The idea of “comparing” has really been on my mind lately – I’ve realized that most of my posts are really about women comparing themselves to ideals or to others and always finding that they are coming up short.
When you start to think about it, comparing is a way of life for Americans. We rely on BizRate, CNET, NexTag, PriceGrabber, PriceScan and according to Google, 46 million other sites. Hand in hand with comparing is “opinions” – and if we don’t have enough of our own, we can turn to eOpinions, Consumer Reports and eight million other sites.
But when unchecked, “comparing” and “opinions” turned loose on individuals (especially ourselves) they can become powerful enemies in defeating our ability to live better lives.
I often overhear women talking – not just at Green Mountain at Fox Run but in restaurants, malls, in the dressing rooms at Filene’s, everywhere – and the conversation always turns to this type of thing, “I wish my thighs were like yours,” “Did you see Susie at the party? She eats and eats and never gains an ounce, I hate her!” or what I consider the worst, “you lost xx pounds this week and I only lost (some amount less than x).”
Why do I say that the weight comparison is the worst comparison, in terms of being a healthy lifestyle killer? When you give your scale power, you’ve just given your power to a hunk of metal which is a cruel taskmaster, inaccurate and not a real measure of success. When the scale becomes a demi-god, able to influence and determine the outcome of your life based on a number, the things that really matter in terms of your health and happiness are lost. (Remember my post, “Count What Counts”?)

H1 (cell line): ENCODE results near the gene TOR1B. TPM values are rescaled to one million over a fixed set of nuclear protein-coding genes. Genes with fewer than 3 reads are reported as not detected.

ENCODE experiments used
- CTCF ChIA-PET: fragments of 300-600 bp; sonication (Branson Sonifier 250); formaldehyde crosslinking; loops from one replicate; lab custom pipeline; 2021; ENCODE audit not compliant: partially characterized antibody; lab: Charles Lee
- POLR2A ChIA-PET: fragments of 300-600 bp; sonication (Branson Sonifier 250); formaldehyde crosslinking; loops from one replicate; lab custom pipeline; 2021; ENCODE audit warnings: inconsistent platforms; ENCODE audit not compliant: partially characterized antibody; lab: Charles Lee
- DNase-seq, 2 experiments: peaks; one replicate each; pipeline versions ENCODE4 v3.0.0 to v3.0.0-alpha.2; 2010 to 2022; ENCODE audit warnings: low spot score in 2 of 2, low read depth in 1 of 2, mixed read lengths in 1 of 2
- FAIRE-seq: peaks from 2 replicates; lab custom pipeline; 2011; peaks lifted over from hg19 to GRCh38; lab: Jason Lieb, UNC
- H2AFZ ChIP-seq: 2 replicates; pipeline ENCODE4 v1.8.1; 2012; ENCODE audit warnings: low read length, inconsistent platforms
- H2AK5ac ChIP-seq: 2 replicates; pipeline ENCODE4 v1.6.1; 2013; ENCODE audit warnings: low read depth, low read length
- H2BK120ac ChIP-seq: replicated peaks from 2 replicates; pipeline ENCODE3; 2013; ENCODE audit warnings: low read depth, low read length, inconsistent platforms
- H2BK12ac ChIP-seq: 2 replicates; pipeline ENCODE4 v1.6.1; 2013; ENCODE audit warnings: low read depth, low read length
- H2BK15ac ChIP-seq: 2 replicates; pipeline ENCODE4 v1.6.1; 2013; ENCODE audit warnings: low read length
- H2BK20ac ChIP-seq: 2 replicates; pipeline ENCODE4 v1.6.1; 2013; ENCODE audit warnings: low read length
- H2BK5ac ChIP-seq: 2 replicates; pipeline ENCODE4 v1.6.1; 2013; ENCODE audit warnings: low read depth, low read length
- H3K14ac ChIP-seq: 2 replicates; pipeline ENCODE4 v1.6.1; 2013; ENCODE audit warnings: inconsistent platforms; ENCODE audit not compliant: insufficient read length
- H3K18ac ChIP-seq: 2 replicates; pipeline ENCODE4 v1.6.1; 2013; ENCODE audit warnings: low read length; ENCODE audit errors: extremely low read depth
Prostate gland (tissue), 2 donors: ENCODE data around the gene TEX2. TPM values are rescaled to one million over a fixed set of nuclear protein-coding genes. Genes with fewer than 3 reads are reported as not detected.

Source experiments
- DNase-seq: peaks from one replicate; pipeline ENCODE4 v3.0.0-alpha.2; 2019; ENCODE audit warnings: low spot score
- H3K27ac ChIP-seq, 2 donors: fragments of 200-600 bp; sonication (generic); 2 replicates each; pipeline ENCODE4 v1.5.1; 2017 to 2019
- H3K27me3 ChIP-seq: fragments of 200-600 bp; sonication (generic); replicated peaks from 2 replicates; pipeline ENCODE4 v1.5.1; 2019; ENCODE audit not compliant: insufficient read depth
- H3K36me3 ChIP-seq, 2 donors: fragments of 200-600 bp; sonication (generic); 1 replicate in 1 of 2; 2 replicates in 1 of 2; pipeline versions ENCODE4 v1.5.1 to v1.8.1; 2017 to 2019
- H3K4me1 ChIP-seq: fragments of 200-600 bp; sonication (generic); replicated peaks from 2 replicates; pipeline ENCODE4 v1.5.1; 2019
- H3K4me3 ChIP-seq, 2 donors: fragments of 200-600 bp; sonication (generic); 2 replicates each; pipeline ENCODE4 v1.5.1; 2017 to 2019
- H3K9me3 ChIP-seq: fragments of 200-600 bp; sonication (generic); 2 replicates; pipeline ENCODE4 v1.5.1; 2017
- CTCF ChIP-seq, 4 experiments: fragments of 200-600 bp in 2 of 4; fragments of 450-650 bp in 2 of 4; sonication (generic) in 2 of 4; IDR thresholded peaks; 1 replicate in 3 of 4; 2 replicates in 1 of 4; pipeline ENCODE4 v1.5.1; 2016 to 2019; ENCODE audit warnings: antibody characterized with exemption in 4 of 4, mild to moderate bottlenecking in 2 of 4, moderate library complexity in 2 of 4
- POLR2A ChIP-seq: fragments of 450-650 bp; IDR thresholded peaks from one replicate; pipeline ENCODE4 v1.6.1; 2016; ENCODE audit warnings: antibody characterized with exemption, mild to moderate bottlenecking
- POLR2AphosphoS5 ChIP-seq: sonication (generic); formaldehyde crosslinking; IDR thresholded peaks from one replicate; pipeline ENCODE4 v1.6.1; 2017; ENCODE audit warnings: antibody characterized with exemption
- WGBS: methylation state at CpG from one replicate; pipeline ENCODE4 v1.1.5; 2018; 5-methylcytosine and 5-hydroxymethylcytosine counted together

Example – say you’ve committed to creating a healthy lifestyle for yourself. You walk consistently for a month, you’re eating mindfully, you’ve found pleasure in moving your body in ways that aren’t purely “exercise” – you played on the swings with your kids, walked the dog, and went swimming too. Your stress level is decreased, you feel better, each day your body feels more limber and your clothes are fitting looser. But then you get on the scale…secretly you’ve hoped that you could lose 30 pounds in 30 days, but you want to be reasonable, so you’re really pulling for 15 pounds…but the merciless scale comes up “short”.
If you’re not prepared for the demigod Scale’s very powerful weapons of trickery, it would be easy to get lured into the “why bother” mode, and ultimately derailing your fitness and health goals. Anything that makes you lose sight of feeling better, looking better, and being more metabolically fit, is something not to tolerate! Besides, these types of thoughts can often lead to binge eating or other disordered eating patterns including problems with managing emotional eating.
If we accept ourselves as individuals, we don’t have to compare to anyone or anything else, it’s a great feeling when just being you is enough.